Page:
oil on canvas

69 x 51 cm
c. 1620

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Acquisition
Georges de la tour – saint andrew

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The Klesch Collection is delighted to announce their acquisition of Saint Andrew by Georges de La Tour, one of the last pictures by the artist remaining in private hands.

 

Painted by the most important French exponent of Caravaggism in the seventeenth century, the picture was part of the famous series of Albi Apostles, mainly known through copies. This Saint Andrew is only one of six paintings of the thirteen original canvases that are known today. La Tour’s Saint Andrew shows a wonderful balance of innate humanity – depicting not a glorified saint, but rather a credible and identifiable figure – and intense spirituality. The Saint stands in front of the crux decussata on which he was crucified, staring at the book in his hand in meditative stillness. Whilst painted early in La Tour’s career, the strong chiaroscuro is already a protagonist here, seen in the folds of the saint’s mantle, creating a sculptural and monumental figure.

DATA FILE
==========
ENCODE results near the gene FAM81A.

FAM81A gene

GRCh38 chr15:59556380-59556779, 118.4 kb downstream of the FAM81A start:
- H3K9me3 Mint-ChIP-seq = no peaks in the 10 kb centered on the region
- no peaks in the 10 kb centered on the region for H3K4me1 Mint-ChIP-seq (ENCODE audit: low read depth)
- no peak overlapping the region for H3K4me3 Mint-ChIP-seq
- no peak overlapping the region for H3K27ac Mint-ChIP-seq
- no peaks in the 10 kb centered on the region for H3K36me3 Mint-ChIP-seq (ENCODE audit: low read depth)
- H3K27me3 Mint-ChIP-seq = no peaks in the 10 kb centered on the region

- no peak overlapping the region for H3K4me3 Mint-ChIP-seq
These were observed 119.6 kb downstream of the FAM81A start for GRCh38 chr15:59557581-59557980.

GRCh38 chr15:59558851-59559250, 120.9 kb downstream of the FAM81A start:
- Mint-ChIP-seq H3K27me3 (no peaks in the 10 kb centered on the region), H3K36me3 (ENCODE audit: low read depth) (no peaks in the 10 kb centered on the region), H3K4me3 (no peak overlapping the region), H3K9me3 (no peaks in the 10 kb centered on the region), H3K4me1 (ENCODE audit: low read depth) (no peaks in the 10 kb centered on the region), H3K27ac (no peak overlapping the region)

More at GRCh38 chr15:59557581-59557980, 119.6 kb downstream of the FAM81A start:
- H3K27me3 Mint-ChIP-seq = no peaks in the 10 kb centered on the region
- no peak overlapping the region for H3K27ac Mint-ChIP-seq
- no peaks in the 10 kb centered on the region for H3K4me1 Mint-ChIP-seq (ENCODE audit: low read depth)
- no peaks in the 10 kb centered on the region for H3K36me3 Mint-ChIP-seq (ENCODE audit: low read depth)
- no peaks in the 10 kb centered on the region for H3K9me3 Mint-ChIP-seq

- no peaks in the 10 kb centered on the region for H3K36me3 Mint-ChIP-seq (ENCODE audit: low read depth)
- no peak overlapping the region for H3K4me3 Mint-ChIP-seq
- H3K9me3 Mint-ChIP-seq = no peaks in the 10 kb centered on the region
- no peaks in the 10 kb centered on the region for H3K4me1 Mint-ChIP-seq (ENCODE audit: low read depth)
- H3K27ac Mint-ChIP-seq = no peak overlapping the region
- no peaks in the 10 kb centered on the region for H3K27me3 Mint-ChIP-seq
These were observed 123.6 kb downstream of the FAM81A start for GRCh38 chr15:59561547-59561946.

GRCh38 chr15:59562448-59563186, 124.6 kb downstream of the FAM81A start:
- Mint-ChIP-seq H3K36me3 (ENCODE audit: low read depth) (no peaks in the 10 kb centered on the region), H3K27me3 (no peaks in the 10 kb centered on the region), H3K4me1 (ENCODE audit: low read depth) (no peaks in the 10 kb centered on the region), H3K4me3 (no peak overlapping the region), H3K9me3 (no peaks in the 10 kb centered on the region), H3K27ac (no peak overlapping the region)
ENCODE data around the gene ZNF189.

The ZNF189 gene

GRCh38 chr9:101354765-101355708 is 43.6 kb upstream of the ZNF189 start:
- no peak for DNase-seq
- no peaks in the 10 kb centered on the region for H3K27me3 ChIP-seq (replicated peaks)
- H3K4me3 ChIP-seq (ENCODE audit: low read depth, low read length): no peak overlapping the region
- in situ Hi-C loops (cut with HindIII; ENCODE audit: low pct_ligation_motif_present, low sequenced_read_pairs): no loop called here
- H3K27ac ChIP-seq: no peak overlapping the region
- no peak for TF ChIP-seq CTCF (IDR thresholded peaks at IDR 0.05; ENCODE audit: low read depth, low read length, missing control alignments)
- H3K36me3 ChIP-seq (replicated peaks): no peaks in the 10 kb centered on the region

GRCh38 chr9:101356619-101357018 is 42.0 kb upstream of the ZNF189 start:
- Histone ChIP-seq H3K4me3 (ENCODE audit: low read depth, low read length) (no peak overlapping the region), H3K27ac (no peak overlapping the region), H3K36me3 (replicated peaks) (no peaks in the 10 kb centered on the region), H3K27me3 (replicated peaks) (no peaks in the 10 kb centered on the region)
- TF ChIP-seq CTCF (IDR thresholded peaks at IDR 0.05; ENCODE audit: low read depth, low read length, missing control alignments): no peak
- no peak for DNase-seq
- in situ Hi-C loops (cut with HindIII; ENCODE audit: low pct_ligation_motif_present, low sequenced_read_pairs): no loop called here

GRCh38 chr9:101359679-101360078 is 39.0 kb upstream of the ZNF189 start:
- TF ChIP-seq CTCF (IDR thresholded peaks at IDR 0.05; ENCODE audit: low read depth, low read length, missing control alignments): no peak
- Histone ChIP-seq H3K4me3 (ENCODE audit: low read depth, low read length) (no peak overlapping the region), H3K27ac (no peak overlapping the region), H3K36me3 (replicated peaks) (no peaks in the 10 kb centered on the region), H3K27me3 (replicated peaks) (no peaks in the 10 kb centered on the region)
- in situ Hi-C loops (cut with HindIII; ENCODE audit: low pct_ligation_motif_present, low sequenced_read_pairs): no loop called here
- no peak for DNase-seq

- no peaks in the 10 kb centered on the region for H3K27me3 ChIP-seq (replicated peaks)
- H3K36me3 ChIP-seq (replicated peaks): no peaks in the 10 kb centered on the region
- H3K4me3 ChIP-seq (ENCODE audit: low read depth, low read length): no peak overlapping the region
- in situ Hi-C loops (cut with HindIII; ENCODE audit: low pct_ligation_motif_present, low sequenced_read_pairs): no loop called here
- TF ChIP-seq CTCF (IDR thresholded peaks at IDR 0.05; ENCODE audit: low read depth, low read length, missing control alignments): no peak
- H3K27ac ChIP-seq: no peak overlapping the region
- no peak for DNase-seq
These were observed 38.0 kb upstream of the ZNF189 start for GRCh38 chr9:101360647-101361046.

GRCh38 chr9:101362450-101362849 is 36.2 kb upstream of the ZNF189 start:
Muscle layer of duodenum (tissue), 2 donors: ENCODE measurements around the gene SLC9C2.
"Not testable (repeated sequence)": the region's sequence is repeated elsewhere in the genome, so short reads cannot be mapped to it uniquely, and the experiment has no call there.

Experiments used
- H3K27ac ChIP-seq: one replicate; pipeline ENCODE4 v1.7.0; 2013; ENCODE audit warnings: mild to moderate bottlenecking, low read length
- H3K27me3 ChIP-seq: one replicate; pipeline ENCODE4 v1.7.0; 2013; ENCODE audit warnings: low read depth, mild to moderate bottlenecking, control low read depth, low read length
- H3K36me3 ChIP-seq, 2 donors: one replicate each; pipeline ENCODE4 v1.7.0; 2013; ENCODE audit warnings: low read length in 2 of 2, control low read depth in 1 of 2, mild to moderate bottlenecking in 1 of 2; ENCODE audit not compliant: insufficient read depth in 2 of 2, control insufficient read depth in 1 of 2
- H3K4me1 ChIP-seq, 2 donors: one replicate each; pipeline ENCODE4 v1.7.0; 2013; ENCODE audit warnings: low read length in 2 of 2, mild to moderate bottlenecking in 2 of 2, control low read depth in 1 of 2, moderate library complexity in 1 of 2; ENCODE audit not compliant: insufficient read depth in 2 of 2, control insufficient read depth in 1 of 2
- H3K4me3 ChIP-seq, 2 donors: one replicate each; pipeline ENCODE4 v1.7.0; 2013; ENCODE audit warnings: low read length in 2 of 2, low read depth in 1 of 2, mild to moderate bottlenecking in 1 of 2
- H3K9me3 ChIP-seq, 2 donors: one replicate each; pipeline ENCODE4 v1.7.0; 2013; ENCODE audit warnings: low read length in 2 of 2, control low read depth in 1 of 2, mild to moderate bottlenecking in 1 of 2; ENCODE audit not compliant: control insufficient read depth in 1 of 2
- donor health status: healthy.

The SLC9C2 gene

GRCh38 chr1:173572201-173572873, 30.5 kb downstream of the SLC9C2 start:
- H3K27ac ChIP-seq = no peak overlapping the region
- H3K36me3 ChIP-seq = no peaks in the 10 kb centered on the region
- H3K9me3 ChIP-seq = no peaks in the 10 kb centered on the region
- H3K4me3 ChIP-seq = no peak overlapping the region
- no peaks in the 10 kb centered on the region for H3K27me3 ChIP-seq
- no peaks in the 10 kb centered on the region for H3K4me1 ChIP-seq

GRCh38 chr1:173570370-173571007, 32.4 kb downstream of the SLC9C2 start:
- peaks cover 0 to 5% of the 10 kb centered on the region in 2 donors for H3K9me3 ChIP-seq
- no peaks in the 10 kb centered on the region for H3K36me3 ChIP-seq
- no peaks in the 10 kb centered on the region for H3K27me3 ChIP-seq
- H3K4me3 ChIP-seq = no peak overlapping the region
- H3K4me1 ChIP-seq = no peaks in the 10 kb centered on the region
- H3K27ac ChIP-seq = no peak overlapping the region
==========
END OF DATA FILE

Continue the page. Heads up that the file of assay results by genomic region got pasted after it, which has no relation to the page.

Georges de La Tour (Vic-Sur-Seille 1593 – 1693 Lunéville)
Saint Andrew
oil on canvas
62 x 50.5 cm
c. 1620

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Acquisition
Jan Davidsz. de heem – a banquet still life

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The Klesch Collection is delighted to announce their acquisition of A Banquet Still Life by Jan Davidsz. De Heem, the most celebrated still-life painter of his day.

In this opulent piece, De Heem flaunts his technical virtuosity on a grand scale, elaborately depicting a contrasting play of textures, surfaces and colours, making this one of his finest and most important still lifes. De Heem painted it when he settled back in Utrecht in the mid-1660s, when he moved away from the looser Flemish Baroque style to a more polished technique with a greater affinity for detail. The painting was on loan to the Centraal Museum in Utrecht for nearly 70 years, which makes it one of the most extensively researched and published still lifes, featuring in twelve international exhibitions.

Jan Davidsz. de Heem (Utrecht 1606 – 1684 Antwerp)
A Banquet Still Life
oil on canvas

139.2 x 115.1 cm
mid-1660s

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Acquisition
Michelangelo Merisi da caravaggio – portrait of a gentleman, bust-length